Tuesday's election revealed deep cleavages in American society, splitting citizens by region, gender, religion, marital status, sexual orientation, values and education level. But there is one thing that united Americans on Tuesday: They were worried.

Some feared a threat to traditional values. Voters approved constitutional amendments in 11 states banning same-sex marriage, and more said their main concern was morality than any other issue.

Others feared job loss and economic disruption. A majority thought the economy is in bad shape, and nearly half said the employment situation had deteriorated in the past four years, according to interviews of voters leaving the polls.

And nearly everyone feared terrorism. Three-quarters of voters -- supporters of President Bush and John F. Kerry alike -- said they were worried there will be another major terrorist attack in the United States.

More than anything else, Tuesday's election revealed an anxious electorate and a populace lacking in confidence, a number of political scientists and polling experts say. The Bush campaign warned citizens that Kerry would make the country more vulnerable to terrorist attack and to a breakdown of the traditional family. The Kerry campaign warned that more Americans would lose jobs and health care under Bush and even face a reinstated draft because of the Iraq war.

And, by various measures, Americans responded with high levels of worry. Voters followed the election unusually closely. Also, Bush narrowed his deficit among female voters to five percentage points from 11 in 2000 -- evidence that "security moms" doubted Kerry's ability to fight terrorism.

"The last time I saw this, not only the high degree of anxiety but people anxious about many things, was the late 1960s," said Tom W. Smith of the University of Chicago's National Opinion Research Center.

Andrew Kohut, who runs the nonpartisan Pew Research Center polls, concurred. "This is not a happy nation. This is an anxious nation," he said. "Terror, economic well-being, health care, values: There's a whole set of worries that are reflected in this election."

Clearly, Bush benefited more than Kerry from the crosscurrents of fear. By 54 percent to 42 percent, voters felt safer from terrorists, and those who did voted 4 to 1 for Bush, according to final exit poll data. Bush enjoyed a 17 percentage point advantage when voters were asked who could be trusted to handle terrorism -- far broader than Kerry's advantage on the economy. Voters considered Bush the stronger leader. Asked what issue mattered most to them, 41 percent cited moral values and terrorism, two areas Bush had made central in the campaign with promises to protect the country and to defend the institution of marriage. By contrast, 35 percent cited the economy and Iraq, the two areas in which Kerry stoked voters' fears.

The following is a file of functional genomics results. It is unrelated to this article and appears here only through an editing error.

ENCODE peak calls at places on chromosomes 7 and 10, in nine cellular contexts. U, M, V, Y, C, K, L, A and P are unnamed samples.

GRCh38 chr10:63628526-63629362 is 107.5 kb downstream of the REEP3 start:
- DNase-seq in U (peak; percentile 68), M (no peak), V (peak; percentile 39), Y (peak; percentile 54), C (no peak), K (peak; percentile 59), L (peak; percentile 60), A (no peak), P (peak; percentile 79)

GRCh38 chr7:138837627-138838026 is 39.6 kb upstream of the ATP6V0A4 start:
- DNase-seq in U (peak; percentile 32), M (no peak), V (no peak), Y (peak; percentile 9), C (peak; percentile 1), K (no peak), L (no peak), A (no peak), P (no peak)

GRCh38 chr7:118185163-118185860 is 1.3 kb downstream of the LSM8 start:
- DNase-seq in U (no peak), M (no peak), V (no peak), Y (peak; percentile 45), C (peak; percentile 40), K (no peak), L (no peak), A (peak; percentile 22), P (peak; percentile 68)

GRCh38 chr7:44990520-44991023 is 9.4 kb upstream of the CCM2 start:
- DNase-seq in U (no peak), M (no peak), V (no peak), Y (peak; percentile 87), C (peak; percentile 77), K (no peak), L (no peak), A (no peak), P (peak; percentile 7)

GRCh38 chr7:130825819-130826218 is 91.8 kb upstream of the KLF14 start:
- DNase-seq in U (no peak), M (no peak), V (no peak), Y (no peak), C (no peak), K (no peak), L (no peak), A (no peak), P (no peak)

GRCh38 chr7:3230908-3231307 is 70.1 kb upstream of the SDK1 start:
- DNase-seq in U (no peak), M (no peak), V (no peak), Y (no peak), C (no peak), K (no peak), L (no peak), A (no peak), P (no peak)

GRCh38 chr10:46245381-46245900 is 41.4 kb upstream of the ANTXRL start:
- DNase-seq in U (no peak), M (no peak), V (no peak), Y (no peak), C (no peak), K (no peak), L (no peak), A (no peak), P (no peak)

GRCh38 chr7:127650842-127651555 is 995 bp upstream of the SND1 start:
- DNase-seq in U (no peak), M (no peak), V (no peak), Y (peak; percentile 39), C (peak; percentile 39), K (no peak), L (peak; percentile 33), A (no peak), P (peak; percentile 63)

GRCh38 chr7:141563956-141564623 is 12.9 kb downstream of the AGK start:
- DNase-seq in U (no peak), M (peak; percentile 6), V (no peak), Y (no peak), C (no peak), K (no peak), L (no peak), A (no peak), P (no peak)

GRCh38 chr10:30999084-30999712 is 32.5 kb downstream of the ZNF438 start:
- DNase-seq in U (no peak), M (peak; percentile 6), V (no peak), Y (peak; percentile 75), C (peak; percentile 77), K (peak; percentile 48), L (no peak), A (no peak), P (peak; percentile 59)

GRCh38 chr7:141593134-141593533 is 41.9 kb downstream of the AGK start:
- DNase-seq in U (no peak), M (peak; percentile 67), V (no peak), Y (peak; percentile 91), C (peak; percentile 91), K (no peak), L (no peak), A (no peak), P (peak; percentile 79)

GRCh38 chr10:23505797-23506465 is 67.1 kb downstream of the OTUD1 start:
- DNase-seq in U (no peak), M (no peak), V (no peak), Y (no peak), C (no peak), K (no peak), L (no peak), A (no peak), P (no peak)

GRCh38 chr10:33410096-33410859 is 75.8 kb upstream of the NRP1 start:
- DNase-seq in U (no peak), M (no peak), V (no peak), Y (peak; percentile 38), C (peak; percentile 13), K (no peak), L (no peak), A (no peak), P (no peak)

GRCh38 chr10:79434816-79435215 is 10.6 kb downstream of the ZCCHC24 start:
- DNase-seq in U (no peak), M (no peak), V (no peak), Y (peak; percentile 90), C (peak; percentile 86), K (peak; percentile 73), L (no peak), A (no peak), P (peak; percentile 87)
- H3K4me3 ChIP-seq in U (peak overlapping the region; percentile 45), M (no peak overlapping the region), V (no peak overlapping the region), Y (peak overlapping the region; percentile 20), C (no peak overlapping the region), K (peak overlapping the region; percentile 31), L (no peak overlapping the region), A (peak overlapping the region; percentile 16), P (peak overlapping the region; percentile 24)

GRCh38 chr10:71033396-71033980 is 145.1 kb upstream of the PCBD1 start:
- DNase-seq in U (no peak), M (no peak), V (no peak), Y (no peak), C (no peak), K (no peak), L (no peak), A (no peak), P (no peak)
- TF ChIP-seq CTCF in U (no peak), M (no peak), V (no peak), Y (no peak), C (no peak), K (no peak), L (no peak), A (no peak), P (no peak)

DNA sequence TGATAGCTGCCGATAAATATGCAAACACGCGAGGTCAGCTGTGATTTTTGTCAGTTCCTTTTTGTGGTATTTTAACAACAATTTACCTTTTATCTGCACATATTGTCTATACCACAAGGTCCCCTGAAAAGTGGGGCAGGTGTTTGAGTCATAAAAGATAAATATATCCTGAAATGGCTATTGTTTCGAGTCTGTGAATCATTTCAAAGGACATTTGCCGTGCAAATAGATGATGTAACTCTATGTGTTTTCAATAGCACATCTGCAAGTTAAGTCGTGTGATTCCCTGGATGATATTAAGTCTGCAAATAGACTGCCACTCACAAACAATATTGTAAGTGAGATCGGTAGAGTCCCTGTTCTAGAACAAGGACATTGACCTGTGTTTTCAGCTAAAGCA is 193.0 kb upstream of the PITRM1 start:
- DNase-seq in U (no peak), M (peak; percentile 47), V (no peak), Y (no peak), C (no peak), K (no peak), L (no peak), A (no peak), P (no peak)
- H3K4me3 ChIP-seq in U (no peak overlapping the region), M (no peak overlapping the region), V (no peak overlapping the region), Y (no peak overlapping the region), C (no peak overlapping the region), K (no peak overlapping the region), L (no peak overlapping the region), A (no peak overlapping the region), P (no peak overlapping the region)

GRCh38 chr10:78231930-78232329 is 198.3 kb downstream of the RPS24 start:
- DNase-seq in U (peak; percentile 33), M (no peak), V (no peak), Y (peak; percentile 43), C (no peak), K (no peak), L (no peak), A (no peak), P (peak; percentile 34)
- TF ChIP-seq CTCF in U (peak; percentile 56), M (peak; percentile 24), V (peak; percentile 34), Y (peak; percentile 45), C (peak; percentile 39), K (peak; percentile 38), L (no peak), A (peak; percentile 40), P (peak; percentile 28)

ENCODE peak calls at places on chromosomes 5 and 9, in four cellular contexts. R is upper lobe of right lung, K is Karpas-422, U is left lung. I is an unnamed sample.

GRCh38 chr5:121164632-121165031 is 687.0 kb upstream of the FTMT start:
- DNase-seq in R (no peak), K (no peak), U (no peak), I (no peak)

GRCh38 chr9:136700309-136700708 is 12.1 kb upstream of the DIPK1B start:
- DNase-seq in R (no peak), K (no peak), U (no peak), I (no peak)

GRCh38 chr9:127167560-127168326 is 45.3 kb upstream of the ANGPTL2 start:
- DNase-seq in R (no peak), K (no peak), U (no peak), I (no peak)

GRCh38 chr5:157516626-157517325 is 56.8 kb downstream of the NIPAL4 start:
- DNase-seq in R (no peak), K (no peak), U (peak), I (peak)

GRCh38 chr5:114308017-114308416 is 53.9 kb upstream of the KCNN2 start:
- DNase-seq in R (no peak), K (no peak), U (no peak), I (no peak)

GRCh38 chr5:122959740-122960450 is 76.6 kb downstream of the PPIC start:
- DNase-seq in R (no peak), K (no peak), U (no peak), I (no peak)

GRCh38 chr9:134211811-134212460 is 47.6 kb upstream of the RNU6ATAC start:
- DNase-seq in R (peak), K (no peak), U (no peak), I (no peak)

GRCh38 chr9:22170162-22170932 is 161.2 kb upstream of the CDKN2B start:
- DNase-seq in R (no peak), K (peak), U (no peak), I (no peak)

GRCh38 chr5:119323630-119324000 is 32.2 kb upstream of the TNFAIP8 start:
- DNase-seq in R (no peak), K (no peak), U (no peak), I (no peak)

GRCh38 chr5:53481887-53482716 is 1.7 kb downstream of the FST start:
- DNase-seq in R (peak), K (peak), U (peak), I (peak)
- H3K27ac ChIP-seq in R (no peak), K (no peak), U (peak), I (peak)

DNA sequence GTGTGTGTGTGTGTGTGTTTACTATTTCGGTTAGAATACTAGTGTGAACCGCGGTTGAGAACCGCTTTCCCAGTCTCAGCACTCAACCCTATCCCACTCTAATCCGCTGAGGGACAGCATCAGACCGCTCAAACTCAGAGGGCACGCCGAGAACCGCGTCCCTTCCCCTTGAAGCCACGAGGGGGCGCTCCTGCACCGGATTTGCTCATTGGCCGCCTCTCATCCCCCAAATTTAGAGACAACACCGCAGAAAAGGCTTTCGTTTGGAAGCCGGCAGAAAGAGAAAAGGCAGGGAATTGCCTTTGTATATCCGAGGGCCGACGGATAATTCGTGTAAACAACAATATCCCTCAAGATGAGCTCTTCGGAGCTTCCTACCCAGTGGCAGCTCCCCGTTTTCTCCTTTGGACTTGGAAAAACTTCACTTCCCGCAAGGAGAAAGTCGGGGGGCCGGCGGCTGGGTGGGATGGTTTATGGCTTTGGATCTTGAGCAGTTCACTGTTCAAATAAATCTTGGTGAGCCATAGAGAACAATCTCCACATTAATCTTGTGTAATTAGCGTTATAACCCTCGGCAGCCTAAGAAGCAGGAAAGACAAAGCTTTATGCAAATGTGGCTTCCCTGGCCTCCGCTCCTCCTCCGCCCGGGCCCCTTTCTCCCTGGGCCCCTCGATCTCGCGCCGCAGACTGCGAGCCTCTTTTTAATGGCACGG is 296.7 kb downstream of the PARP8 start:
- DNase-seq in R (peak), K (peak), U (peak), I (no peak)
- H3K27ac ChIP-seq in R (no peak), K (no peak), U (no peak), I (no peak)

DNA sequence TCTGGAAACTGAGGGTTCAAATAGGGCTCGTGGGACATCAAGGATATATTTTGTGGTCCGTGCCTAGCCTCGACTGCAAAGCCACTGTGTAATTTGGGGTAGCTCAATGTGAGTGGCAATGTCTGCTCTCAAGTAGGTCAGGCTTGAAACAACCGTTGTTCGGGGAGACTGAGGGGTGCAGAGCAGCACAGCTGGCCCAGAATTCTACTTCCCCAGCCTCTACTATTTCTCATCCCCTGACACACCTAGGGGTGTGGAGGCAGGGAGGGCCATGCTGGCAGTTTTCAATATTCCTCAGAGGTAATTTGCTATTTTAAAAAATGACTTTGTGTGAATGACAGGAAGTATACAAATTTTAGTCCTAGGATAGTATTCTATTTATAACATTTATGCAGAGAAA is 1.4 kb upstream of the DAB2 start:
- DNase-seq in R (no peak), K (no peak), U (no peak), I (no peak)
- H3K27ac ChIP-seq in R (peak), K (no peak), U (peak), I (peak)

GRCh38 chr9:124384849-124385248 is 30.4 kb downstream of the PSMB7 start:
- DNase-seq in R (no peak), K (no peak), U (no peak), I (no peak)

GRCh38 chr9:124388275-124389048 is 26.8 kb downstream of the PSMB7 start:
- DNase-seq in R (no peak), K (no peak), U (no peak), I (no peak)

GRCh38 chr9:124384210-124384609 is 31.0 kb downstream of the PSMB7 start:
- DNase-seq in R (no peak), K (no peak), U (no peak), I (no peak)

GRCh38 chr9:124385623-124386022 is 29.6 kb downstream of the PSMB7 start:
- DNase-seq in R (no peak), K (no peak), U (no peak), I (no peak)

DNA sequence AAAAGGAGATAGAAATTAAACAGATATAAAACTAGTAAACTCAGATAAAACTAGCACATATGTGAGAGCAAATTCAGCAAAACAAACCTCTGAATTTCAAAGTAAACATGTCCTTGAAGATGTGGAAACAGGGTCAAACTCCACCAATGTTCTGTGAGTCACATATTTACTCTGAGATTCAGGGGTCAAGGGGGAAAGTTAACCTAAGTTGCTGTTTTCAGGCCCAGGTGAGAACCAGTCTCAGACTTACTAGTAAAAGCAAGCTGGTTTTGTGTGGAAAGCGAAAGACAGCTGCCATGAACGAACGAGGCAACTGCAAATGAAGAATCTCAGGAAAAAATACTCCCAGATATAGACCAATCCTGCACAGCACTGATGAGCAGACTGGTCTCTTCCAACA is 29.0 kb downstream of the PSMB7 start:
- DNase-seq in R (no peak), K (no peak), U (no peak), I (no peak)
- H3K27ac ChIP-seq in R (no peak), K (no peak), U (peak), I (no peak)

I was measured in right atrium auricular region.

"Fear of a terrorist attack in particular played a decisive role in determining which candidate people chose," said Jon Krosnick, a Stanford University political scientist. And each side's efforts to make voters afraid of the opposing candidate "is an important factor that drove turnout as high as it did," he added.

George E. Marcus, a political scientist at Williams College, said the election was "a referendum on which anxiety is greater" -- fears about terrorism or economic trouble. Marcus noted that more Democrats supported Bush than Republicans who voted for Kerry. "The cause of it, I think, is anxiety," he said. "When people are anxious . . . that leads to the opportunity for defection."

Bush improved his standing among the elderly and Hispanics, and more voters identified themselves as Republicans. And the exit polls found that more voters listed "moral values" as their top issue (22 percent) than any other -- and 79 percent of those supported Bush. Republican pollster Whit Ayres said that statistic, and the passage of ballot initiatives against same-sex marriage, proved that values have replaced pocketbook issues "as the primary political cleavage" -- splitting secular Democrats from churchgoing Republicans.

But pollsters said such patterns from Tuesday's vote do not appear to signal a shift toward more conservative values or a realignment toward Republicans. "This is probably not about some new way in which the American public has turned," Kohut said. "The long-term trend, the red-blue state divide, is still with us."

The election's main distinction, Kohut said, was the level of worry. He attributed Bush's gains among the elderly and other groups to a fear of terrorism. Kohut noted that 87 percent called the election particularly important, up 20 points from 2000. "People don't come to the conclusion that elections are important unless they're concerned about problems," he said.

In the end, the party that breaks down the divide between blue and red states may be the one that can calm the nation's many fears. Wendy Rahn, director of the Center for the Study of Political Psychology at the University of Minnesota, said the nation is swirling with worries and resentments about terrorism, globalism, economic distress, and cultural struggles between the heartland and coastal elites. "People are more aroused emotionally and they want to attribute their free-floating anxiety to something," she said. "The candidate who can tell the more compelling story about what's at the root of these feelings is more successful."

Supporters listen in sadness to Democratic presidential nominee John F. Kerry's concession speech outside Faneuil Hall in Boston.